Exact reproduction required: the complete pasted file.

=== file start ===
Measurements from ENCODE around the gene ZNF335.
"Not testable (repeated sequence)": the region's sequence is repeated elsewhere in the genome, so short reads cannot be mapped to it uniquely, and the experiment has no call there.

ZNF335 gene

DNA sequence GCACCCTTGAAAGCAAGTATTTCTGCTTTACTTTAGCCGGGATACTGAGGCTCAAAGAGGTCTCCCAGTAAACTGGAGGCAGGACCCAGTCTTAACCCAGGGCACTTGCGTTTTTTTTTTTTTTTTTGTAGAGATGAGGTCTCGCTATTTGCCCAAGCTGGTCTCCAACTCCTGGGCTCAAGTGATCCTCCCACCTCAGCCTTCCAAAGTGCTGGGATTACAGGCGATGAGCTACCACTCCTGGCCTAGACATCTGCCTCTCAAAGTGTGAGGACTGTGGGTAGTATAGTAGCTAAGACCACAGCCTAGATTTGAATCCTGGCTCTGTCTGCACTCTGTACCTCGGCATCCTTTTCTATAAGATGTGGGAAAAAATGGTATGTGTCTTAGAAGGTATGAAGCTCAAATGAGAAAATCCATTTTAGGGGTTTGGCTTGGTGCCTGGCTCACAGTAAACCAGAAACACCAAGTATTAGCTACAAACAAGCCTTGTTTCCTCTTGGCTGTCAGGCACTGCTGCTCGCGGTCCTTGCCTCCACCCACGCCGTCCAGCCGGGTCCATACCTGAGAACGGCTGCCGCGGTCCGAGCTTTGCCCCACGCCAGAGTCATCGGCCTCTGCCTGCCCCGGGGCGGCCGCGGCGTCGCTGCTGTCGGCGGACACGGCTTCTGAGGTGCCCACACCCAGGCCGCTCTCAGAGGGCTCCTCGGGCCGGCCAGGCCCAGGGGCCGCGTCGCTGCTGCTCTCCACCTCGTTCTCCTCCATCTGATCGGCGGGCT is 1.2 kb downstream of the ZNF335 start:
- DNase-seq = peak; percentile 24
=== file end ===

Measurements from ENCODE around the gene ZNF335.
"Not testable (repeated sequence)": the region's sequence is repeated elsewhere in the genome, so short reads cannot be mapped to it uniquely, and the experiment has no call there.

ZNF335 gene

DNA sequence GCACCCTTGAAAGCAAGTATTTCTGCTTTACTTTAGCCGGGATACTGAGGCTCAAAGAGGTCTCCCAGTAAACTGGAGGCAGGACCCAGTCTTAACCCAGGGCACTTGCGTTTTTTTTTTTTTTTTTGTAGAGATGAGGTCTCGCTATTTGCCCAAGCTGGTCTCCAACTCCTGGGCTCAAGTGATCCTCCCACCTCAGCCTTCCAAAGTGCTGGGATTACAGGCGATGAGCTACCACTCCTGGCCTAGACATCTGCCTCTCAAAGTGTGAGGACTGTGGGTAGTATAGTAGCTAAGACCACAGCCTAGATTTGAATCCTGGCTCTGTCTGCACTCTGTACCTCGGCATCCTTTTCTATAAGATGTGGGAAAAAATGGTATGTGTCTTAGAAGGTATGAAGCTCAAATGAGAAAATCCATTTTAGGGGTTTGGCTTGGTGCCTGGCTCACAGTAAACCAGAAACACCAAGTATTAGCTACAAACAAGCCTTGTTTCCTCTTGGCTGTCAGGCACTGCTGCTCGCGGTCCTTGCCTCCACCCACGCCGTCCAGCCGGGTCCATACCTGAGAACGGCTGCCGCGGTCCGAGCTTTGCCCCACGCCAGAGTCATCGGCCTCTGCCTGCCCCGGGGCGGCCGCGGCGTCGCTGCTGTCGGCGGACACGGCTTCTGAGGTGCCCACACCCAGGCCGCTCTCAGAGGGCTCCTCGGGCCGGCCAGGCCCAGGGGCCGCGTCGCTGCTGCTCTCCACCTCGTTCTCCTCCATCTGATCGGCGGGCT is 1.2 kb downstream of the ZNF335 start:
- DNase-seq = peak; percentile 24